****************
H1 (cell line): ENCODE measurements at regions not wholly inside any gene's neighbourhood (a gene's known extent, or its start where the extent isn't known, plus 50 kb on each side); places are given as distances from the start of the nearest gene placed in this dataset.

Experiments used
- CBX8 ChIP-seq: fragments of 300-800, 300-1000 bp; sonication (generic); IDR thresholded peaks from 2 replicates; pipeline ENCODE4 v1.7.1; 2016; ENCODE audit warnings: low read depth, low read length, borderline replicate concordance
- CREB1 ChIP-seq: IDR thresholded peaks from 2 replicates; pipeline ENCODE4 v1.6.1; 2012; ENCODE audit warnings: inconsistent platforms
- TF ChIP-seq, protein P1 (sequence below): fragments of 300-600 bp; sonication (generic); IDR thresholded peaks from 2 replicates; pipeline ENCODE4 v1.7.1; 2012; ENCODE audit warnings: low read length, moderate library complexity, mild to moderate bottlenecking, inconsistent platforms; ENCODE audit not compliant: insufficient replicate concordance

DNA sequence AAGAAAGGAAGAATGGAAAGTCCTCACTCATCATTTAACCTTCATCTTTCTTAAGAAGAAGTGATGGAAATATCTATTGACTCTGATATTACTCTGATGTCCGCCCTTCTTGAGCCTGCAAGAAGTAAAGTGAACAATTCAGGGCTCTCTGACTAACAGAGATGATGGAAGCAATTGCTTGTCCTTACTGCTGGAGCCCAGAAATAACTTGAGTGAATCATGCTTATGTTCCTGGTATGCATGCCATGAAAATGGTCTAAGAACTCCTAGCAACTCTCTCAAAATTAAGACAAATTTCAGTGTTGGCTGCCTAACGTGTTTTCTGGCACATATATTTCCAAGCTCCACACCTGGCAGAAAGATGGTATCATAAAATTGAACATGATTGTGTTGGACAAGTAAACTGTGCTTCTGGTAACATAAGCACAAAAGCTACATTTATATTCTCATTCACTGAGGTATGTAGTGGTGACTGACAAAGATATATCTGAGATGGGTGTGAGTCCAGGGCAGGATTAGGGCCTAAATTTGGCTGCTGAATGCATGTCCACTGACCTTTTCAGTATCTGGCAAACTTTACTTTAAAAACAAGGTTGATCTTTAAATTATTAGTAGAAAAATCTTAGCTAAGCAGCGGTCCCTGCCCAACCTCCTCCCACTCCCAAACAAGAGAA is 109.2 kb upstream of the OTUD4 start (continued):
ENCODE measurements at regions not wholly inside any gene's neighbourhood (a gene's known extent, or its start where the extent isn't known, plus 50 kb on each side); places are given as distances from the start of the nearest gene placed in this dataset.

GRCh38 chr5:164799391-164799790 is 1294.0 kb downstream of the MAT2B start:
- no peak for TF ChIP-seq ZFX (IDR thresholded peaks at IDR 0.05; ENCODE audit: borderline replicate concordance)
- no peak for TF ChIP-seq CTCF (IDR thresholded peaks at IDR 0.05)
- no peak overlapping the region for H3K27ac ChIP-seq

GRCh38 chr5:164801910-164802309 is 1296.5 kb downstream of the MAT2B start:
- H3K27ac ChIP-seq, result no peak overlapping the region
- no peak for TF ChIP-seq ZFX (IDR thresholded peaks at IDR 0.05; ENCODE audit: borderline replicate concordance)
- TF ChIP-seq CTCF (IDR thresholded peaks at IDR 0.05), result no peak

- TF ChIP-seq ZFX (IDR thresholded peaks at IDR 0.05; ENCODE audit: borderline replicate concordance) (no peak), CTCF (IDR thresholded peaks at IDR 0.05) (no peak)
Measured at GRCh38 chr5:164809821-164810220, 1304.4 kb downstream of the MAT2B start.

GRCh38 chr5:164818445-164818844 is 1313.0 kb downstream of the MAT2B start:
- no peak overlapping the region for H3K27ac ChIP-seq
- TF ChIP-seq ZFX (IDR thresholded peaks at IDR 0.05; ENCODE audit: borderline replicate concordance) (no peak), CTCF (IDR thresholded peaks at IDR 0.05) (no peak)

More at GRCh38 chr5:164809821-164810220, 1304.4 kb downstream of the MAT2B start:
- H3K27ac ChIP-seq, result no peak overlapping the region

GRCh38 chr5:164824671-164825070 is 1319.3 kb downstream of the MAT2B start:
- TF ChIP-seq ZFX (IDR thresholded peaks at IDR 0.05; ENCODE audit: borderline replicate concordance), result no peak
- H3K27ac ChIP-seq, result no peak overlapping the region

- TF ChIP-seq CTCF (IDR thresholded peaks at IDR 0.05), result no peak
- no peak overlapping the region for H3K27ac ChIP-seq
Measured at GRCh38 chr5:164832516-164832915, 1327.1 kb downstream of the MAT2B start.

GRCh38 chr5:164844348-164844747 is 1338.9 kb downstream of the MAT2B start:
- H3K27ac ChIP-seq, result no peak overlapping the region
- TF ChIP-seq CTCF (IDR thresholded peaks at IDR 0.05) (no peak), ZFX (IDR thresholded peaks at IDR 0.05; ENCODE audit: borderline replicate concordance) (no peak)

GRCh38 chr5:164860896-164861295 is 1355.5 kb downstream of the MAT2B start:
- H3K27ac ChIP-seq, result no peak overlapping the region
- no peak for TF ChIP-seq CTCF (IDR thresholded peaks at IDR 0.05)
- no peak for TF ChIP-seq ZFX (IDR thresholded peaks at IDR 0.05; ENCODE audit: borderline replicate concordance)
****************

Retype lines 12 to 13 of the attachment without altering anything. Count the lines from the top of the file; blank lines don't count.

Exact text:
GRCh38 chr5:164801910-164802309 is 1296.5 kb downstream of the MAT2B start:
- H3K27ac ChIP-seq, result no peak overlapping the region